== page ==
Why Traditional Hip Hop Still Runs Deep In Amsterdam
By Sumit Rehal
This Winter, the Highlight Nation team took a trip to Amsterdam, Netherlands to explore the local sites, museums and of course the famous…natural greenery!
What took us by surprise was the soundtrack of our trip. Whether it’s LA or Berlin, when travelling in an Uber or raving it up in a local club, we’ve been hearing the same old shit on the radio over the last year in the form of Drake’s Hotline Bling or Drake’s One Dance or Drake’s Controlla. (Can’t remember when I’ve heard another hip hop artist apart from Drake on the radio).
Yet for the first time ever in a store, we heard The Pharcyde’s Passin’ Me By riding the waves in the background on our first day of our trip. Later on, the nasal of Q Tip emerged from speakers while one of us grinded our special purchases in the coffee shop. Even our Uber driver was cruising alongside the canals to Too Short’s The Ghetto. A trend of hearing old school hip hop started to emerge but it wasn’t just the old school that to colonise the sound waves.
Amsterdam’s love for hip hop was validated when we heard Kendrick Lamar’s B side, Cartoon and Cereal blaring on the other side of a bar door. Café De Duivel was the name of the bar and it was a hip hop only bar – 7 days a week! Bubbling under anthems such as Isaiah Rashad’s Shut You Down and Joey Bada$$ 95 Till Infinity provided ambience before the main DJ dug up the crates for the classics.
Ghostface Killah, Mobb Deep, Pete Rock & CL Smooth, Redman, Gang Starr and Common are just some names that banged, who you would never hear on the dance floor in a central London bar. The bar was packed yet the atmosphere was chilled and tension free. People loved to talk about music and culture, which was refreshing as that sort of discussion isn’t a key topic during a night out on the town in the UK.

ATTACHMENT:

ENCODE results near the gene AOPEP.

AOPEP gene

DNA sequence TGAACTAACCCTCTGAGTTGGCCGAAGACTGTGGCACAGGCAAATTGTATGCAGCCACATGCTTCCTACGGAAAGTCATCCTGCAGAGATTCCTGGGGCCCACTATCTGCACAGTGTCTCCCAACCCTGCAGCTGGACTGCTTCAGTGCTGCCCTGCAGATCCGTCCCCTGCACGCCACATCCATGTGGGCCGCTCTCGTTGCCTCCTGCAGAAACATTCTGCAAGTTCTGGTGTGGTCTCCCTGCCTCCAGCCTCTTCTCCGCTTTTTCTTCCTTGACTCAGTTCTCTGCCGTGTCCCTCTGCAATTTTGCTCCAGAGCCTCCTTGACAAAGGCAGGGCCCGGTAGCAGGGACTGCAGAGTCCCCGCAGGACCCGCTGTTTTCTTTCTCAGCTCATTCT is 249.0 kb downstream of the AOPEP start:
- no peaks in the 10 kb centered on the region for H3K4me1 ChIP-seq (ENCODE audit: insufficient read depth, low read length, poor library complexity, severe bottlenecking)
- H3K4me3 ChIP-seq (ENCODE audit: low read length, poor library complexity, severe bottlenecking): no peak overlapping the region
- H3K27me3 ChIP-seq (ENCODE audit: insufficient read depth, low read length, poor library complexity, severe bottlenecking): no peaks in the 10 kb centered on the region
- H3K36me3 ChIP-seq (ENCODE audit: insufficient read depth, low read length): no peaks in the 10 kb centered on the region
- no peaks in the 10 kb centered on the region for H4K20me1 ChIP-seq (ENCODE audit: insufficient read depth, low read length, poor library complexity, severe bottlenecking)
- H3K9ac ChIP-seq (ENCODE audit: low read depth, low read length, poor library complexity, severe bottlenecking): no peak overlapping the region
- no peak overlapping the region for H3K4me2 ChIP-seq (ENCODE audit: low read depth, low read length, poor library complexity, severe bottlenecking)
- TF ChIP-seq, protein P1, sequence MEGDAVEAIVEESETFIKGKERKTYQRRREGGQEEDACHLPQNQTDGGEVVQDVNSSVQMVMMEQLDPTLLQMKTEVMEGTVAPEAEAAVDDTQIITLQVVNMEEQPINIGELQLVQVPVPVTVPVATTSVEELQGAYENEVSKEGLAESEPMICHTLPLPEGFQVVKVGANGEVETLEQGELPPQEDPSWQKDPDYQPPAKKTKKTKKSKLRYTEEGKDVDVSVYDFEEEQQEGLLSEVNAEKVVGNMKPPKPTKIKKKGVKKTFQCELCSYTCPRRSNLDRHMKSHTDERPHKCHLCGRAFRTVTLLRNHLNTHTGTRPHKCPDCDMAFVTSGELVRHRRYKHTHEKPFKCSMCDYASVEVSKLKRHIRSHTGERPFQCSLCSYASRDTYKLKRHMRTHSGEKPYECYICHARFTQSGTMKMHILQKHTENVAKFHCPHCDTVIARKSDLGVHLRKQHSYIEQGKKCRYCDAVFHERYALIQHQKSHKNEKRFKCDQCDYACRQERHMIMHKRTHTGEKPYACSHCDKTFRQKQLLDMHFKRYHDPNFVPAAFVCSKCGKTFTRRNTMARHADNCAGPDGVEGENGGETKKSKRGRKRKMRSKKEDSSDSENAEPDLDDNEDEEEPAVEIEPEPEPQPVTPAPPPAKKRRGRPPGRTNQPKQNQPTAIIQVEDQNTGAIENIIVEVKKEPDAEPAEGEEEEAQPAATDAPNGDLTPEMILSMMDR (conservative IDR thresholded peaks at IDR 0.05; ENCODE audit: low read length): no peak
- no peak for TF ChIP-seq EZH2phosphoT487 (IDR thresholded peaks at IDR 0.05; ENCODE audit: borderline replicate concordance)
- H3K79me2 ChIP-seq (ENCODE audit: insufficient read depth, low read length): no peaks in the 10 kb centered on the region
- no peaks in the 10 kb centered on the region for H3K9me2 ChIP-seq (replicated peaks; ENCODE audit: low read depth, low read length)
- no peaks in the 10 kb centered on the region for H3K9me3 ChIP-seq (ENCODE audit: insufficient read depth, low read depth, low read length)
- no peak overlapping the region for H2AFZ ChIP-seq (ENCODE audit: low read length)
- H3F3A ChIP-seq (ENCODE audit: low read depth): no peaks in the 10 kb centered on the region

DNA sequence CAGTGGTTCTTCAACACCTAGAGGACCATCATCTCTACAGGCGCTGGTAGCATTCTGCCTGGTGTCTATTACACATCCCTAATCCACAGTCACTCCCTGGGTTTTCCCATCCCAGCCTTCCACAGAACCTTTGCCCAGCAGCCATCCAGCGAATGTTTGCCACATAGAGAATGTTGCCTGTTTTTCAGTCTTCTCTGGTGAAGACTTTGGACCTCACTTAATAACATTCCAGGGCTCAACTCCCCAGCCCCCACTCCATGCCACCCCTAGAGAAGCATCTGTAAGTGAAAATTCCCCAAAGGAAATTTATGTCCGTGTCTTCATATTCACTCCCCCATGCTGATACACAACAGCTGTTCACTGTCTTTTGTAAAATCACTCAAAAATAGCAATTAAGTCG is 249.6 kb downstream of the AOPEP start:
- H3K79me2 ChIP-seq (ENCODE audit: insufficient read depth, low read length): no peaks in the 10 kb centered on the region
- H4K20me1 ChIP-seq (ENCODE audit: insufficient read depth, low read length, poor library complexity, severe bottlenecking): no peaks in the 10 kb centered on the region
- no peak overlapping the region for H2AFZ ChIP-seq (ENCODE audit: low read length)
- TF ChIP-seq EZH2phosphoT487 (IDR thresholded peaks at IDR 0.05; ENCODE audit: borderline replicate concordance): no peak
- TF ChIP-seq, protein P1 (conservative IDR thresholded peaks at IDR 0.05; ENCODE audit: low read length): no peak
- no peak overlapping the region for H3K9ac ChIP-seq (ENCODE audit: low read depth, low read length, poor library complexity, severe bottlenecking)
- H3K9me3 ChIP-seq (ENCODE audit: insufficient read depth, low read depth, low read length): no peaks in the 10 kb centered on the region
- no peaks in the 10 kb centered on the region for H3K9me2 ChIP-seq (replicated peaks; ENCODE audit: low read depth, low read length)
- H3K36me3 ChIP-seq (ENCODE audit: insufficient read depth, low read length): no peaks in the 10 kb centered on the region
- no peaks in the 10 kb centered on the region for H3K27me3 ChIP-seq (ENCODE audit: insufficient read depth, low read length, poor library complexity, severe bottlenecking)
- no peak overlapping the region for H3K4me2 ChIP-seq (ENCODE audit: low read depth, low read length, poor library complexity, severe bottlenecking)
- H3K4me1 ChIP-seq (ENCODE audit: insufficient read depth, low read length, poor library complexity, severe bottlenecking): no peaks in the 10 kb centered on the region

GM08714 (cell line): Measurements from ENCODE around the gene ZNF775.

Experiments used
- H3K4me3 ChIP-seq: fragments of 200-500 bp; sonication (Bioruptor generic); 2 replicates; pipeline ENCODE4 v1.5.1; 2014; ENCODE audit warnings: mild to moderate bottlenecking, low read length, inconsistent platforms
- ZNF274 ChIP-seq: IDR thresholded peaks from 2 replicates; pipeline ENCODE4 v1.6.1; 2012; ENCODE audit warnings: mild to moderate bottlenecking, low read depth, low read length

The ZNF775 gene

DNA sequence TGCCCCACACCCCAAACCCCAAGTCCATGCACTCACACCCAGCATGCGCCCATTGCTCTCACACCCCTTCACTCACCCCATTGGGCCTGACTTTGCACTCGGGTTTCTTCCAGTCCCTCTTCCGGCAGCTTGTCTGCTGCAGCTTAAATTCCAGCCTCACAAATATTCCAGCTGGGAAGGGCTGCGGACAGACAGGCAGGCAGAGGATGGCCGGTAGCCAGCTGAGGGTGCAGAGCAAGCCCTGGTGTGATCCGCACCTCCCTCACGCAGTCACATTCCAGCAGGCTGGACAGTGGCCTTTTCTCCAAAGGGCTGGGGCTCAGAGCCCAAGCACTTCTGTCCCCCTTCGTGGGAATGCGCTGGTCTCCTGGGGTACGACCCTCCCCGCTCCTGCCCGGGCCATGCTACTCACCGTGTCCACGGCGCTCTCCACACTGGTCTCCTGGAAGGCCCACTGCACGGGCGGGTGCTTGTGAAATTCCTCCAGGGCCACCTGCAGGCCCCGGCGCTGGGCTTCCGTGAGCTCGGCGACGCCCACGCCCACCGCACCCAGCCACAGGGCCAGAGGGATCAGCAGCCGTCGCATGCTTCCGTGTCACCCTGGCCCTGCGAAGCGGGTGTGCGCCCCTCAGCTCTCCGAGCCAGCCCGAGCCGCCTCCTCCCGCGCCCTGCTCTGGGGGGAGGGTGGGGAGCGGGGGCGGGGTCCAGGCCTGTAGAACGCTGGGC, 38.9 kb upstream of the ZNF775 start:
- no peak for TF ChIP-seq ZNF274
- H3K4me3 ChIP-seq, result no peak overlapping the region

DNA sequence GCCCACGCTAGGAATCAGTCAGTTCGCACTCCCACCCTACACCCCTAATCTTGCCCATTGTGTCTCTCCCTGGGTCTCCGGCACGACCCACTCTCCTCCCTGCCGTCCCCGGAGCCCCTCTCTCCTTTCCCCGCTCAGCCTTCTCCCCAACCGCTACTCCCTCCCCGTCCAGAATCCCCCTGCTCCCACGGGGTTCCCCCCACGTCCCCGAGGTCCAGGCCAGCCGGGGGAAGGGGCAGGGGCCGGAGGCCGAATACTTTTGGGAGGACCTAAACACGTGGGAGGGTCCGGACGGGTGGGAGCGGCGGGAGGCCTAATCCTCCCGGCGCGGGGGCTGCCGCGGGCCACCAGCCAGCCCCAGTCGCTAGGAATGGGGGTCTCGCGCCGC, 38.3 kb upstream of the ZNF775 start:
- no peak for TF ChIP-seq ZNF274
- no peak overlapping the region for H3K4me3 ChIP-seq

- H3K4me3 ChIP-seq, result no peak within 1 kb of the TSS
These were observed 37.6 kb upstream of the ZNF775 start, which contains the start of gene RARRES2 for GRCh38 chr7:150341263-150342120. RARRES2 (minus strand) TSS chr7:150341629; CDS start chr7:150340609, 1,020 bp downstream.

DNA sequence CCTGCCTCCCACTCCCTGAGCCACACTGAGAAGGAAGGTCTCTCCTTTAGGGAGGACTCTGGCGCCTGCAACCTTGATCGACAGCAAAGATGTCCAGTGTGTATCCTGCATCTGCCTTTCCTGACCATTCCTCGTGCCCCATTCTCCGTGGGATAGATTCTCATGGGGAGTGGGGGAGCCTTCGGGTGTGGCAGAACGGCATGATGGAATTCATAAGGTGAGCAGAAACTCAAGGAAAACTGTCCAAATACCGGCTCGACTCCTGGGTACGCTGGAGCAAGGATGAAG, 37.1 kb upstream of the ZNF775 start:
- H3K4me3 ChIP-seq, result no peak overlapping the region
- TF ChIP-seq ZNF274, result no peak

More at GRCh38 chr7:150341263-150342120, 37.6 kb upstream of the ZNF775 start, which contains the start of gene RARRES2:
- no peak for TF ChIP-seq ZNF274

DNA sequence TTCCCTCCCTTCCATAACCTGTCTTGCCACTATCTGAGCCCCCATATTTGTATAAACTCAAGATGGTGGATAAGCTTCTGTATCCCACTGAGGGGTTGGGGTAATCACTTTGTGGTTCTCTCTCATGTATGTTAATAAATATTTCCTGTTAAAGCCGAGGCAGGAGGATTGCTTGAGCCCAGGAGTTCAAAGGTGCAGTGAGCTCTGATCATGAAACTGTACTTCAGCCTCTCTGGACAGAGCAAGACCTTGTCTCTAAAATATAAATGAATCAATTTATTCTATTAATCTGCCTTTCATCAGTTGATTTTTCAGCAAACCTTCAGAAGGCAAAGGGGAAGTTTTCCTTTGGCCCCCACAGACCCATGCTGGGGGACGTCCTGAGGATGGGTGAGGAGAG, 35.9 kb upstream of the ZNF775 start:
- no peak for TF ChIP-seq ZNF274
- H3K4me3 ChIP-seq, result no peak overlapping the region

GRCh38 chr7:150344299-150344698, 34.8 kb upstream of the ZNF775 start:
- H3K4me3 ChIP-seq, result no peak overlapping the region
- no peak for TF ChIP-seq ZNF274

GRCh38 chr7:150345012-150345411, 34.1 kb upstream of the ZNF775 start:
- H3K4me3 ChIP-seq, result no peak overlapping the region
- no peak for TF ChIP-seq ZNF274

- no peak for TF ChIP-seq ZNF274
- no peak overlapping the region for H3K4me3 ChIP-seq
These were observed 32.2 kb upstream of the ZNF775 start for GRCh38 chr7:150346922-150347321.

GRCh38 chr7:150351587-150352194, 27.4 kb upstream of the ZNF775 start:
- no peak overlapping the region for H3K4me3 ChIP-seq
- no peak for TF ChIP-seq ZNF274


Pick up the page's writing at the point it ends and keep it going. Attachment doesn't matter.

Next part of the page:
So why is the art form of hip hop music more valued in this European capital than it is in their sister cities worldwide? One mitigating factor could be the fact that Amsterdam is an art hub itself. Natives and tourists alike take pilgrimage to the centre of the city to see Vincent Van Gogh’s masterpieces.
This appreciation for art in general runs deep throughout the veins of Amsterdam, causing fans to appreciate music as an art rather than a past time. Veterans from the 90s and cult heroes in the present day are more prominent in general in Amsterdam because their style is more true to hip hop’s core form than the commercial style of the chart hits.
Another factor that is unique to Amsterdam is legalisation of cannabis. Weed consumers are not outcasted in Amsterdam while they are excommunicated in other societies. The positive weed culture is abundant in coffee shops where people socialise casually over a joint. A natural, fitting soundtrack to winding down with a fat one is of course mid tempo hip hop music.
There isn’t really a social environment where casual hip hop music fits in most other cities. The hip hop music that is usually played involves party anthems within clubs or love songs on the radio. The relaxed setting of the coffee shop is a match made in heaven.
London could really benefit from a hip hop social movement in an age of sensitive politics and social conflicts. Hip hop has no boundaries and has proven to bring groups of all levels together.
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